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The capital and largest city of the Emilia-Romagna region, Bologna is a fascinating destination for visitors wanting to discover northern Italy. This historic city dates back thousands of years and has been an urban centre for almost the entirety of its life. Today, this sprawling metropolis is known for its cultural attractions, thriving art scene and culinary traditions. The train to Bologna from Rome takes as little as two hours during the day, with direct services operated by Italo. A trip to Bologna is very worthwhile, from the rewarding sights of Medieval architecture to some of the most mouth-watering dishes in the world.

Visiting Bologna

Forget Venice, Milan and even Florence, Bologna is the place to go in northern Italy. And yes, you did read that right. Nicknamed La Dotta or in English ‘the learned one’, this university city may not draw as many tourists as other destinations in Rome, but wandering its mediaeval lanes is an absolute delight.

How to get to Bologna by train 

Bologna is on the high-speed train network, reachable from Florence in under 40 minutes, Milan in around an hour and Venice in about 75 minutes. Book your Frecciargento or Frecciarossa tickets well in advance to secure the best price.

What to see in Bologna

After catching the train to Bologna, visitors should hop off at Bologna Centrale train station, which is just north of the city centre. From here it takes 20 minutes to walk to Piazza Maggiore, the main square of the city, where you can catch a glimpse of the church of Santa Lucia. Immediately next to the square is the Fontana di Nettuno, one of the city's most iconic landmarks.

Not far from here, a mere five-minute walk away, you’ll find another of Bologna's most popular landmarks – the Torre degli Asinelli. Travellers have to climb 498 worn wooden steps to make the full ascent, but the effort is rewarded with breath-taking views of chequered red-tiled roofs, brick towers and weathered copper church domes across the city. Its smaller neighbour, Torre Garisenda, leans as badly as the Pisa's more famous tower but is closed to visitors.

For those who still have some energy, this town is also famous for its many arcades, including San Luca, which extends for almost 4 km from the heart of the city all the way to the Colle della Guardia (the Hill of the Guard) – it’s said to be the longest portico in the world.

After savouring the vistas and giving tired legs some time to rest, visitors can enjoy a short stroll (just 15 minutes from the central monuments) to the Pinacoteca Nazionale di Bologna. Thousands of individual masterpieces can be found in this art gallery, with works from artistic heavyweights including Giotto, Parmigianino and Vasari.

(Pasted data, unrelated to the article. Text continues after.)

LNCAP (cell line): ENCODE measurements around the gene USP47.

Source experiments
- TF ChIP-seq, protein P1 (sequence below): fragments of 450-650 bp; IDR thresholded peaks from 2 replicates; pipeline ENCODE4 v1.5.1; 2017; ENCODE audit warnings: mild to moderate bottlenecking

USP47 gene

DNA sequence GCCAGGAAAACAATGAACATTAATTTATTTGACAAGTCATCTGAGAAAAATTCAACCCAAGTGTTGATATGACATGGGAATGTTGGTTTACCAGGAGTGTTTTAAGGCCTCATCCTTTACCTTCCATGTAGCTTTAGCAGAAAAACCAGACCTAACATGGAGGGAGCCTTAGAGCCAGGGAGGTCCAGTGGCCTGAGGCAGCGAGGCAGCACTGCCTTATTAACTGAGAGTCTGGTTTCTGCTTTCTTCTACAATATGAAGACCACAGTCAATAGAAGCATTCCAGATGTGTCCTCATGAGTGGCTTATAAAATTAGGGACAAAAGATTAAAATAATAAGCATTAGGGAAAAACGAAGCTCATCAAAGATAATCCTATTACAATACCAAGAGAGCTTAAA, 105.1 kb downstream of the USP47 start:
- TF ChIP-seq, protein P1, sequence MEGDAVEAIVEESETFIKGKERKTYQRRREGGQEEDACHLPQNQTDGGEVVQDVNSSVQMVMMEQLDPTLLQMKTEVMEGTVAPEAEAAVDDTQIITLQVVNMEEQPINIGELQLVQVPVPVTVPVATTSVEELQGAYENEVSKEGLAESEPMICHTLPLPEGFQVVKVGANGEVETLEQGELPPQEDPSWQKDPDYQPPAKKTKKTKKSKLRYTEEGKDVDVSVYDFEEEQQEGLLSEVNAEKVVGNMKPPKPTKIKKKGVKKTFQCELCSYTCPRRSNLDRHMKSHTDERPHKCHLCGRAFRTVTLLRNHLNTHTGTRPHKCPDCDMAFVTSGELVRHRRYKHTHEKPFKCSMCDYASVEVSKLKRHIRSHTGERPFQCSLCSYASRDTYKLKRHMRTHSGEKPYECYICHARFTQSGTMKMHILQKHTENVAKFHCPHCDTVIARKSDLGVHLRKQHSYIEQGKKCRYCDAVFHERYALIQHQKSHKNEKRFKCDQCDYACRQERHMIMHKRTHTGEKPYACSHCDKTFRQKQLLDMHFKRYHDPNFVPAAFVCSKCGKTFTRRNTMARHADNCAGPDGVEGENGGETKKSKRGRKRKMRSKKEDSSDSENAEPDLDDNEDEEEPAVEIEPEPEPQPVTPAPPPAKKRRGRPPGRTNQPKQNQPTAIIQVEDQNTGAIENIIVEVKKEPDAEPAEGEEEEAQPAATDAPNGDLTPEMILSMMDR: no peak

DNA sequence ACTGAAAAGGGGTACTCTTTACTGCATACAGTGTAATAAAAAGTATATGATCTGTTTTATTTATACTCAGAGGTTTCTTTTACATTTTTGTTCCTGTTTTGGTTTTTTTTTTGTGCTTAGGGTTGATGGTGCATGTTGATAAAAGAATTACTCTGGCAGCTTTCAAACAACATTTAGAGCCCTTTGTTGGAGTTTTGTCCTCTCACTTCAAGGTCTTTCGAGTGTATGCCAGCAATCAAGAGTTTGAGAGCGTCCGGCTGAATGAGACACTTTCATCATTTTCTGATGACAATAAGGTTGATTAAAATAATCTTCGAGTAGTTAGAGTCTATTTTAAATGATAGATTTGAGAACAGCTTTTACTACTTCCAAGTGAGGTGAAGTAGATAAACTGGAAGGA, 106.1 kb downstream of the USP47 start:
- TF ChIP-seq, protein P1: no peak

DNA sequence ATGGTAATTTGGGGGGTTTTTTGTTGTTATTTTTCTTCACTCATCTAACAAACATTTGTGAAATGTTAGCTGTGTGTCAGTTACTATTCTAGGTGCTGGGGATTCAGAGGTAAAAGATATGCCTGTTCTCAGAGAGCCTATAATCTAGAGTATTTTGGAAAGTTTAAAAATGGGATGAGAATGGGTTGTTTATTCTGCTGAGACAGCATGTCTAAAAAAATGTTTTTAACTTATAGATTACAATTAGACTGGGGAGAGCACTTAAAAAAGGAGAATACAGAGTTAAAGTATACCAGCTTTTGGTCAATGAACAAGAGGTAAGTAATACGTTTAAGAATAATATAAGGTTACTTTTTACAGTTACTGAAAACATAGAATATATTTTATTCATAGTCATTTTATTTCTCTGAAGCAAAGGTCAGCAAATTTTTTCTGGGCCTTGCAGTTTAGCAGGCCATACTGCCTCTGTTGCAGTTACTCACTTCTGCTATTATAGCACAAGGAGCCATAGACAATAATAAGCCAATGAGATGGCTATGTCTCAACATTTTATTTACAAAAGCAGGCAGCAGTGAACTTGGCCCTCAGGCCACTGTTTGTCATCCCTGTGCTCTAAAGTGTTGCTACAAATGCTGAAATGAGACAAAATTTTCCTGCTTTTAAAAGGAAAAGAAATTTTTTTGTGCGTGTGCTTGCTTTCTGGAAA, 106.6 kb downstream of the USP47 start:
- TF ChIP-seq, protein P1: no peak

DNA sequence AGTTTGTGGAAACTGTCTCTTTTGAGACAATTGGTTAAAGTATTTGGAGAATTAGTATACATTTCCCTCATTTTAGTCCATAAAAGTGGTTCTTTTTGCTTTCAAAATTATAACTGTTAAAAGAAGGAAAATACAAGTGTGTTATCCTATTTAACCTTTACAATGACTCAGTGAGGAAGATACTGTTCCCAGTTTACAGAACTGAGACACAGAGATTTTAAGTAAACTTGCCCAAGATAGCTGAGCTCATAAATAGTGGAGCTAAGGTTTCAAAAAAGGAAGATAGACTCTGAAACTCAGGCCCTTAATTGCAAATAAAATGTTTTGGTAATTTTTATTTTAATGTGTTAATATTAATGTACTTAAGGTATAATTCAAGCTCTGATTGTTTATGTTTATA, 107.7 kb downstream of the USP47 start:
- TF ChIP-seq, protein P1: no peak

For those looking to fill the rest of the day a different way, why not head to the old market hall? Located in the historic centre of Bologna, it’s packed to the rafters with boutique stalls, wine merchants, pop-up food restaurants and bistros offering up a mouth-watering selection of local delicacies. It's even got its own canals. Many are now filled in, but head to the area where Via Oberdan meets Via Righi and Via Piella and you'll see what survives.

If fast cars are your thing, west of Bologna near the city of Modena, petrolheads will delight in a visit to the Ferrari museum at Maranello as well as the Lamborghini museum at nearby Sant'Agata Bolognese.

What to eat in Bologna

Don't come to Bologna expecting to eat Spag Bol. The city is a foodie paradise and its signature dish is actually Tagliatelle al Ragu, thick flat egg noodles topped with a thick meaty sauce, as far removed from its cheap imitator as, well, Fiat is from Ferrari. Nicknamed La Grassa (the fat one), you'll have no trouble replacing those calories you burnt off climbing the tower. Il Quadrilatero, Bologna's ancient market, is a maze of narrow streets packed with delis, butcheries, patisseries and ice cream parlours all waiting to tempt you inside. The street names offer a clue to times gone by, with names reflecting the businesses that used to reside in each – via Pescherie Vecchie (fish), via Calzolerie (cobblers) and via Drapperie (cloth).

Before heading out for dinner, you should partake in two of Italy's best-loved evening pastimes. First, make the passeggiata, or stroll, essential for building up an appetite. Next, head for one of Bologna's many wine bars and order an aperitif such as Spritz, a Prosecco-based cocktail with Campari or Aperol. The price of your drink includes a free buffet – Italians firmly believe that alcohol should never be consumed without food. Cheers to that!

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